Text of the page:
Dunlaps in San Salvador

Online journal of the Dunlaps' adventures in San Salvador.

Sunday, November 06, 2005

What a week!

We ran the gamut this week - all sorts of highs and lows. I had a dreadful sore throat that I just couldn't seem to shake. We did learn that antibiotics are available without a prescription, and James kindly picked some up for me on Tuesday. But there was just too much going on to take time to be sick, so I never missed school. Lucky for me, we had Wednesday off (Day of the Dead). I stayed home while everyone else went out and did something exciting.

James and our Spanish teacher, Sergio, went to the central market in downtown San Salvador. James had to dress down - t-shirt and ball cap - so as not to draw too much attention to himself. It doesn't sound like a big deal, but it can be dangerous downtown. I'm glad he found a local to take him. He'll have to write his own entry to describe the market.

Of course, it was also Halloween on Monday. We had trick-or-treating in the complejo. Everything started at 5:30 and was over by 6:15 - amazing! Will and his friend Kyle were both Zorro. We got their hats at the artisan market. There is no such thing as a Halloween costume for sale in this country, but everyone seems to make do.

Maggie volunteered Tuesday night and all day Wednesday with a local church. They had learned about a shelter that had no supplies. It's hard to believe that people are still in shelters from the landslides - guess it will be awhile. Maggie's a hard worker and I think they were glad to have her. And her Spanish is really starting to take off. I think the more time she spends being forced to speak Spanish, the better she'll get.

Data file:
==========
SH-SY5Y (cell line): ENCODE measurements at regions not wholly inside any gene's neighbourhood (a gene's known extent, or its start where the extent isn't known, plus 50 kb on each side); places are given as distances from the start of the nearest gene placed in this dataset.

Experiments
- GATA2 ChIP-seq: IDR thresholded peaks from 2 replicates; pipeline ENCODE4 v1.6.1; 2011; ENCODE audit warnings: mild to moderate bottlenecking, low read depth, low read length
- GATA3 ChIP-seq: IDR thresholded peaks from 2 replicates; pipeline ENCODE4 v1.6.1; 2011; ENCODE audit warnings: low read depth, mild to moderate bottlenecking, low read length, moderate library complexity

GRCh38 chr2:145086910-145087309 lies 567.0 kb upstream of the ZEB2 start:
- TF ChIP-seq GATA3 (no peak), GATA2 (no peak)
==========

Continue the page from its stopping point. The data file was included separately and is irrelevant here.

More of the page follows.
I had the pleasure of chaperoning a field trip to a local orphanage in Saint Thomas on Tuesday. I'm the advisor for a school club called "Helping Hands." I'm not a whole lot of help, since the meetings are all in Spanish! But I was so impressed with the Escuela Americana students who went on the trip. When the priest who ran the orphanage was asked what the kids wanted, he said fresh vegetables. So we took food and played games with the kids. It was a really nice afternoon.

We ended the week with the black tie Marine Ball. It was quite an occasion. The ambassador was there. The highlight for us was meeting the Vice President of El Salvador. Mrs. Escobar had visited Spartanburg about a month ago, and said how warmly she was received. James and I both teach her step-son, and he is a charming young man. And, in the great Salvadoran tradition, the Vice President kissed me on the cheek. It was fun to get dressed up and go out. The other couple in the photo is Letty and Julio Magana. They have adopted us since we moved here - we'd be absolutely lost without them.

We should have a calm week ahead. We're already making plans for our trip home in December. It should be here soon - can't wait.


Anonymous Anonymous said...

nice to hear what it feels to be in el salvador, something that i miss greatly. a salvadoreno living in the state of georgia, who left el salvador at the age of 6 ,greatly apreciates to hear the truth of what living in el salvador feels like... thanks for your insight..

8:20 PM  
Anonymous Anonymous said...

I too left El Salvador in 1979 and did not go back until 2005.
I'm glad you are finding the place worth sharing with others in a otherwise easy to miss country.
Do not forget to check out the FMLN Museum and of course Army's own in the old Zapote Armory.
Good for you, Dunlaps.

6:10 PM  

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